PARIS AIR SHOW: On his way out the door, the head of Marine aviation, Lt. Gen. Jon Davis, told reporters he really, really wants more F-35Bs for the Marines as soon as possible.
The current top goal is to add 24 F-35Bs to the Marine’s inventory, including four in the unfunded requirements list. Davis, a very enthusiastic backer of the B, wants a serious boost to 37. Of course, Davis is retiring in three weeks so he won’t be around to push for it. But he went public with that number, which has to mean there is some Department of Navy and Marine Corps analysis pointing to it. Such a significant boost raises questions about whether Lockheed Martin could — short of war — boost production to that level without disrupting other orders for the Air Force F-35A and Navy F-35C.
I spoke with Jeff Babione, who leads the Joint Strike Fighter program for Lockheed Martin, on the longest day of the year here. In the video above, he lays out what’s needed and details just how much money may be needed to add to the budget to make the big 450-plane Block Buy for Low Rate of Initial Production lots 12-14 a reality. The block buy, of course, is designed to provide economies of scale for the U.S., F-35 partner nations and friends and allies like Japan and Israel. For perspective, the first 11 LRIP lots put together account for 448 planes. This should help bring down the unit cost — always a politically sensitive issue, especially for partner countries — close to $80 million a plane.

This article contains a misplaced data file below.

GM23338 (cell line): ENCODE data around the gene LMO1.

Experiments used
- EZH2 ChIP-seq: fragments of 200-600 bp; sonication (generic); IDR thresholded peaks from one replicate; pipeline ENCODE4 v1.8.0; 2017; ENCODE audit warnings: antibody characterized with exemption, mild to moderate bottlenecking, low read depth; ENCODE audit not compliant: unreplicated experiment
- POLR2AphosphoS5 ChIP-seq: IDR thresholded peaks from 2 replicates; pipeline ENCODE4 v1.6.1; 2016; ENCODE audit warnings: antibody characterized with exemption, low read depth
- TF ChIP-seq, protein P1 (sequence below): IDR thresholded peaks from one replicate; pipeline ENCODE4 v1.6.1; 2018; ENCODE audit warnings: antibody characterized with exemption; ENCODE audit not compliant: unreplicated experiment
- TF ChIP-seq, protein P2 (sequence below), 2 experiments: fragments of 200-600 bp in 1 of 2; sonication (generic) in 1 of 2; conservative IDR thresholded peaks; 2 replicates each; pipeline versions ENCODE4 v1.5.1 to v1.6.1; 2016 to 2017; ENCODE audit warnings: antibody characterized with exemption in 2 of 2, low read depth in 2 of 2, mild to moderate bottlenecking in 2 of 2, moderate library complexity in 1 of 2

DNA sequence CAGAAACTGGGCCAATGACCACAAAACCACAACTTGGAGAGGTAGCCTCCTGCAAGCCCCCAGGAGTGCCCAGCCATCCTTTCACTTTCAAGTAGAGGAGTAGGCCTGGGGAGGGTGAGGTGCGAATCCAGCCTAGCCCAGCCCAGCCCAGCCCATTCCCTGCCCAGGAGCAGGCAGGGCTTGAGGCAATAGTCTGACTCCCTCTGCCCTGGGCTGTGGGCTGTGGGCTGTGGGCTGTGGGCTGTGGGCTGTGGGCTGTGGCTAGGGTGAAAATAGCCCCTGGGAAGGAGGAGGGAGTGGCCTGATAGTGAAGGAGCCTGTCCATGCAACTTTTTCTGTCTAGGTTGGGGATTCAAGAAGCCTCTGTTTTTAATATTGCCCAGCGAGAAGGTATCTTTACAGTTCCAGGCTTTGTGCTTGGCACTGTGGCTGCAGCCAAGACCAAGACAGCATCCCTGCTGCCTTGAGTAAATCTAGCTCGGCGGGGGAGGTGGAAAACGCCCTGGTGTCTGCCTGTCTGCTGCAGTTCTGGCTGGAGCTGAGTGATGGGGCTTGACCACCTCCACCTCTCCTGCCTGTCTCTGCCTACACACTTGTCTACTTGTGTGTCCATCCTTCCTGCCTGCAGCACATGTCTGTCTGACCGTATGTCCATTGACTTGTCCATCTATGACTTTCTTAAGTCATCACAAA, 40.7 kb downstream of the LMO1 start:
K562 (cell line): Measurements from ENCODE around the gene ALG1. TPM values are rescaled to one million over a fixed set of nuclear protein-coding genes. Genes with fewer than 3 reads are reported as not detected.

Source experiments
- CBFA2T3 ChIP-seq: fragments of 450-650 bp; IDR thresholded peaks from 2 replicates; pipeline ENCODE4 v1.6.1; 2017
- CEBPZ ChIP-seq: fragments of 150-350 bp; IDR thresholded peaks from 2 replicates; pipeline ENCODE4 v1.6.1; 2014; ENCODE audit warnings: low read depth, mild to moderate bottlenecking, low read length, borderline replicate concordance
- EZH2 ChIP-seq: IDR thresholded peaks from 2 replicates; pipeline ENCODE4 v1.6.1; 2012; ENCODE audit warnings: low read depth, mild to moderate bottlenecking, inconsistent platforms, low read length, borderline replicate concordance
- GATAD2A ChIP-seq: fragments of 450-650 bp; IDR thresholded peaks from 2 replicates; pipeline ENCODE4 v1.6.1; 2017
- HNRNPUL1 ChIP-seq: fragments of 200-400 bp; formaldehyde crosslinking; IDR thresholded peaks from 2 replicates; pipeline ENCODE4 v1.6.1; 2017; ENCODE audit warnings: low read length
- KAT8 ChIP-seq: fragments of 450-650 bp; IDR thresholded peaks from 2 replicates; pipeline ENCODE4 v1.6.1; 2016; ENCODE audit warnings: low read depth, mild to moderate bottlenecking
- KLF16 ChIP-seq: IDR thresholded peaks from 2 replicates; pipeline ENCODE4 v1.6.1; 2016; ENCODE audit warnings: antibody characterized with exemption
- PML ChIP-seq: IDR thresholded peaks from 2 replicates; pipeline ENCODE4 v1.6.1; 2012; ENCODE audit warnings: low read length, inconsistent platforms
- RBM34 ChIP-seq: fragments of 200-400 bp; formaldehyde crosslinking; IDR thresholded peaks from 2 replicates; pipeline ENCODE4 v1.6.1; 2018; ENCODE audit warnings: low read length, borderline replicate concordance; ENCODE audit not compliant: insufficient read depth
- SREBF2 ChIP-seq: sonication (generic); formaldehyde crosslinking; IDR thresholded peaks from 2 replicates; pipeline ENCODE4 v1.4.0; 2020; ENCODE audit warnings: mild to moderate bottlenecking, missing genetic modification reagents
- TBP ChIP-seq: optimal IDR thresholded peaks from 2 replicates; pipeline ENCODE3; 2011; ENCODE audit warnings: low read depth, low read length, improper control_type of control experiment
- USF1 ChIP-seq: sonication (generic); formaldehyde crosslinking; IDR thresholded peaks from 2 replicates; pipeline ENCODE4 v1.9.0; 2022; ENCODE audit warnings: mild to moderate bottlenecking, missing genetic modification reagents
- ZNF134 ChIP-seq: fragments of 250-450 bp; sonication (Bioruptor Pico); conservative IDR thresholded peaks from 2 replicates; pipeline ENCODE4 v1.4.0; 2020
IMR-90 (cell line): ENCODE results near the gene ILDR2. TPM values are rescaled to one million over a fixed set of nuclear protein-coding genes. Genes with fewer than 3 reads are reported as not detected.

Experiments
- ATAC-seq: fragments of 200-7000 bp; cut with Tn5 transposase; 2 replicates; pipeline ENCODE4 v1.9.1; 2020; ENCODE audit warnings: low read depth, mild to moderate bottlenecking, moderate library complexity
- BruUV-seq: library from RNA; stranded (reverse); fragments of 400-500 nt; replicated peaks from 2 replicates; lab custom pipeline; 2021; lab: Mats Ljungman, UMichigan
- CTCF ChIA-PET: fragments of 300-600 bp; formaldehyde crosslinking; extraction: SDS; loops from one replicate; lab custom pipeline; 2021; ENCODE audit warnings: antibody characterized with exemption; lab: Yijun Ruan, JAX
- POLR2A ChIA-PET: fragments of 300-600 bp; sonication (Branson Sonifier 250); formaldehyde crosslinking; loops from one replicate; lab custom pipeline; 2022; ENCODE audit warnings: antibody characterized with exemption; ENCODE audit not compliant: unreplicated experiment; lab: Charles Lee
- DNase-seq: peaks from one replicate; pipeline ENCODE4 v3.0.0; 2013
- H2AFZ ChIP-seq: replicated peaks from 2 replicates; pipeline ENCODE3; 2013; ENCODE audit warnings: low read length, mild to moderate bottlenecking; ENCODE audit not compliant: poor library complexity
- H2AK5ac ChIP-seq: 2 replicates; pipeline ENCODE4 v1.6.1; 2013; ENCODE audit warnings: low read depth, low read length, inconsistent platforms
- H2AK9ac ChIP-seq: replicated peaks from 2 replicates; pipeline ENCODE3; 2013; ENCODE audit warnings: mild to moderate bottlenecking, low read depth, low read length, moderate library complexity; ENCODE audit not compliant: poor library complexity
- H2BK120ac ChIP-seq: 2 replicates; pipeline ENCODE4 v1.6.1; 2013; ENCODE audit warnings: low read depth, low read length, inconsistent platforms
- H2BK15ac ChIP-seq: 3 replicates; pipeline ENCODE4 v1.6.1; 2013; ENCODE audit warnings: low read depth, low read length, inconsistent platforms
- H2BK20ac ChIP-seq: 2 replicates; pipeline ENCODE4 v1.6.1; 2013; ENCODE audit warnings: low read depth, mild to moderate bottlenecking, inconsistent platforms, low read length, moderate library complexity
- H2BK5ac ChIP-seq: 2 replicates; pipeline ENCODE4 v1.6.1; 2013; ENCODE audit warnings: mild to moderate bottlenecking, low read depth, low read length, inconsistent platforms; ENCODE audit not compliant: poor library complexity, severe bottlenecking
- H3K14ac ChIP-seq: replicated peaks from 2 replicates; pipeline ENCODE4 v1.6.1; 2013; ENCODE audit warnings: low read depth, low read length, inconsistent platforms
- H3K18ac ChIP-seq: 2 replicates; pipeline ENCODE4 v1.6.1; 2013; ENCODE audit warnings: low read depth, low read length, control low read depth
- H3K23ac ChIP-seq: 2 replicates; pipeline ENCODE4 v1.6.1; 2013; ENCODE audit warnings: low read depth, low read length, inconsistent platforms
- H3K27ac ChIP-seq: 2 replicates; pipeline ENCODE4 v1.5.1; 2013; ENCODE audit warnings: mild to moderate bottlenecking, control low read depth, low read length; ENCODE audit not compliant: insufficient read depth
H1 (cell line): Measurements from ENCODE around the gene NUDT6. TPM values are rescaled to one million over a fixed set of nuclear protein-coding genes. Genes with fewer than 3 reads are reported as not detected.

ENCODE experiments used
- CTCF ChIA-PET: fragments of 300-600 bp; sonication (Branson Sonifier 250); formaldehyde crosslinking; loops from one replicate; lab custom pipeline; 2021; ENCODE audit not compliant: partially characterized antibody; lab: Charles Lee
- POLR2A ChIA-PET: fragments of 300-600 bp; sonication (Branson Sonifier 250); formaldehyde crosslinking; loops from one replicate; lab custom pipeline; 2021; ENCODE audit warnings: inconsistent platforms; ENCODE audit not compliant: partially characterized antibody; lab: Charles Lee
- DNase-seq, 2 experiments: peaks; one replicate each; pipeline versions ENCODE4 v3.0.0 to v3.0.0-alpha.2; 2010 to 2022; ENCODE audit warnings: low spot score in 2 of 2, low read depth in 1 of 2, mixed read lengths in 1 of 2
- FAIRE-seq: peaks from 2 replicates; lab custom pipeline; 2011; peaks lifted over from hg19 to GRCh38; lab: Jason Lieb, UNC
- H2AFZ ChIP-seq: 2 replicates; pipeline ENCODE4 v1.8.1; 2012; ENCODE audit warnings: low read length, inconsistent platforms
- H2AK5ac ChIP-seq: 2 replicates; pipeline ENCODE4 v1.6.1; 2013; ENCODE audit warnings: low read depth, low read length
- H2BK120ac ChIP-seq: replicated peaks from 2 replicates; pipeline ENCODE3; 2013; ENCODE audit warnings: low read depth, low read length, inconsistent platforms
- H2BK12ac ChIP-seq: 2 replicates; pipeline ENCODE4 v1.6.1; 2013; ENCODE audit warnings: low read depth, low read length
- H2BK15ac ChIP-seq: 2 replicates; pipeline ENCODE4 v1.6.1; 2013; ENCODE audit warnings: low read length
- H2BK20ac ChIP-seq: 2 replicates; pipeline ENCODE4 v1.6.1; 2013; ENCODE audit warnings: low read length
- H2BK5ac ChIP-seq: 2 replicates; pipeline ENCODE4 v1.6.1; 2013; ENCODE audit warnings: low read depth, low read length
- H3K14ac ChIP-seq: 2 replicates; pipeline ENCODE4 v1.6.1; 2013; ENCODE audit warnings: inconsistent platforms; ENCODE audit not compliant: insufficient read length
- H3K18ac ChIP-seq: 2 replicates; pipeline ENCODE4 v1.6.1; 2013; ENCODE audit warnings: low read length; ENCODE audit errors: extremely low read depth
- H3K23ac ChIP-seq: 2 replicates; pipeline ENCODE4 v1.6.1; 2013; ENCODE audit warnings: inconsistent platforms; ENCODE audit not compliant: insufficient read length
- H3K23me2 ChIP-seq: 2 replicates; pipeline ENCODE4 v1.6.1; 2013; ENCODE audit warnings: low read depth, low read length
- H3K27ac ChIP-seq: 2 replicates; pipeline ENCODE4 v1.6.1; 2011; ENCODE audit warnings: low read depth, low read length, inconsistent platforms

To make the Block Buy a reality and smooth out production as much as possible, the Joint Program Office estimates how much it thinks is needed for advanced procurement of parts and tooling. Babione says the estimate is about $660 million should be inserted into the fiscal 2018 budget.
My prediction: Rep. Kay Granger, chair of the House Appropriations defense subcommittee and lawmaker from Fort Worth, Texas (home of Lockheed’s F-35 plant), will find a way to add that money to the budget. It’s good for her constituents, the F-35 partners are likely to support it and the longer-term goal of substantially reducing the unit cost is in just about everyone’s interest.